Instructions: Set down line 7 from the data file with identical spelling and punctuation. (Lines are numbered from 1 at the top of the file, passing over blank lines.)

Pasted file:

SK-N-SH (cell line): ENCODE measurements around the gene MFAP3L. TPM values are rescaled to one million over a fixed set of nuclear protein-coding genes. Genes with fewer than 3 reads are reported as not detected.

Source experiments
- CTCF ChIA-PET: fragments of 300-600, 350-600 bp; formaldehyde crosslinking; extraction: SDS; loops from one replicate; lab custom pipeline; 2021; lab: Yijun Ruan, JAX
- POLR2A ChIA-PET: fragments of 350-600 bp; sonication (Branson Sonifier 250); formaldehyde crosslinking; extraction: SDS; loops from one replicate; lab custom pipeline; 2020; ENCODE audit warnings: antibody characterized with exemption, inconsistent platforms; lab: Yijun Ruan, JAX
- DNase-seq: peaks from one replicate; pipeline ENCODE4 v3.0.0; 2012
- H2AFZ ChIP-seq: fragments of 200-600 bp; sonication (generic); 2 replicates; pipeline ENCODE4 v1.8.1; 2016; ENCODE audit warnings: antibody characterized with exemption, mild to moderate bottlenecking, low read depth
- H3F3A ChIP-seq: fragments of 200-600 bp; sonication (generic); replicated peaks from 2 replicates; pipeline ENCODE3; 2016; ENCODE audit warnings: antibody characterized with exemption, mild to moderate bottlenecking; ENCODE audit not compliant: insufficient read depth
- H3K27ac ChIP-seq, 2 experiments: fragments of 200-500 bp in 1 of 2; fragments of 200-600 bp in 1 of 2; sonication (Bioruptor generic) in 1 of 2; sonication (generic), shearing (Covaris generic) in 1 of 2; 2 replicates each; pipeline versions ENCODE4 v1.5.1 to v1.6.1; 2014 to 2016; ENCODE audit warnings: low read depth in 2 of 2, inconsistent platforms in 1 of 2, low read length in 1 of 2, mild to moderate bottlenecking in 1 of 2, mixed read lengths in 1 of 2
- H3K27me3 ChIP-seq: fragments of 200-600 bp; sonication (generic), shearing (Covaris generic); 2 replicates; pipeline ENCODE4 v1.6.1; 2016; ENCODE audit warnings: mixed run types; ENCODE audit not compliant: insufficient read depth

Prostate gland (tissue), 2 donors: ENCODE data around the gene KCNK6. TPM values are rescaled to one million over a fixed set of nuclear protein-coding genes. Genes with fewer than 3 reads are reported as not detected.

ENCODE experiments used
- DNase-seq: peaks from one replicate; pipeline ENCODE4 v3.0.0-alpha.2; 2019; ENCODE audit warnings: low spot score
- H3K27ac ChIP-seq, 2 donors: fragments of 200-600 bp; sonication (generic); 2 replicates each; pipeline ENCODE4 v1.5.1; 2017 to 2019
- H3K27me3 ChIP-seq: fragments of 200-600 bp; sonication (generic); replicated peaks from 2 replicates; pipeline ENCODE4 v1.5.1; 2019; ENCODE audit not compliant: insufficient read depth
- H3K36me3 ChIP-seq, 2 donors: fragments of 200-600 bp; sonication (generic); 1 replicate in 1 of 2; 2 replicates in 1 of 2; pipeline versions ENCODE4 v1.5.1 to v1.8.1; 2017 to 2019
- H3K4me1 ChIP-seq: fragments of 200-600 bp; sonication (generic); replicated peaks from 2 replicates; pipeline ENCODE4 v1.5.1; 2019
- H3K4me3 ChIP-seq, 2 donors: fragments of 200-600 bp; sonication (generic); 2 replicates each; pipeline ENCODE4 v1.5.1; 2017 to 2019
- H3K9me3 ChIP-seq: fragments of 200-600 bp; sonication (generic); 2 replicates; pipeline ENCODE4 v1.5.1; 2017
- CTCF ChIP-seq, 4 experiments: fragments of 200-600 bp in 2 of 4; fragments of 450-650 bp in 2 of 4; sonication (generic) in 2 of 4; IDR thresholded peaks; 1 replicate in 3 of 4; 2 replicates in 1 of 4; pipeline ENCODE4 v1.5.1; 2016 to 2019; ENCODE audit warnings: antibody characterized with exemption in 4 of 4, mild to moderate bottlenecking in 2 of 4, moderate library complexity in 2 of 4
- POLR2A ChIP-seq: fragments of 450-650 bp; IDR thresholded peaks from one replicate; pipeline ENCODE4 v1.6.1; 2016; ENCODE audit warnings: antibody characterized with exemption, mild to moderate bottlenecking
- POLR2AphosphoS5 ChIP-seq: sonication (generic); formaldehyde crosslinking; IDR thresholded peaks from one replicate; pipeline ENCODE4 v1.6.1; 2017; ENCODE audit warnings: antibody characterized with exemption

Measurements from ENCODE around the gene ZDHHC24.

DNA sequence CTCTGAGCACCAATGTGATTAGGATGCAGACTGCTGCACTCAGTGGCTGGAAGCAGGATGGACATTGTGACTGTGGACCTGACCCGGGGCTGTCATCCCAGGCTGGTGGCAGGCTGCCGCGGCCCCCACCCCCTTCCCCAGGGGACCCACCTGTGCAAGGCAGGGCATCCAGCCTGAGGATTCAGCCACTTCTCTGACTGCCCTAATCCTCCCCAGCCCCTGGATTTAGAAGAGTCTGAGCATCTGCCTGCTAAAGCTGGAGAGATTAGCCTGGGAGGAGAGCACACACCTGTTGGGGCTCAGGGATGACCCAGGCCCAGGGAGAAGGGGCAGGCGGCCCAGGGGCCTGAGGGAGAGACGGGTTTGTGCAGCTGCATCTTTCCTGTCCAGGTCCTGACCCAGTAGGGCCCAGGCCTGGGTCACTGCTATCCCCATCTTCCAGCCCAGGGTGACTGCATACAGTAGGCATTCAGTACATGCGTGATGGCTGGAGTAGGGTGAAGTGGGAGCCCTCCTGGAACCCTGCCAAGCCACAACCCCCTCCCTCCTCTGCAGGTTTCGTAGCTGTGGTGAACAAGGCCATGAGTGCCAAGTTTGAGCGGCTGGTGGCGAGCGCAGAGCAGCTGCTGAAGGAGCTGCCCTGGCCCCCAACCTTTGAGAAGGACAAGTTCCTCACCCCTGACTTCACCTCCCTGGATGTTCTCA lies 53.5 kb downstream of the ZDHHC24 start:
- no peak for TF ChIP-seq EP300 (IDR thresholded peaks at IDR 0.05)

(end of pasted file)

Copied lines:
- H3F3A ChIP-seq: fragments of 200-600 bp; sonication (generic); replicated peaks from 2 replicates; pipeline ENCODE3; 2016; ENCODE audit warnings: antibody characterized with exemption, mild to moderate bottlenecking; ENCODE audit not compliant: insufficient read depth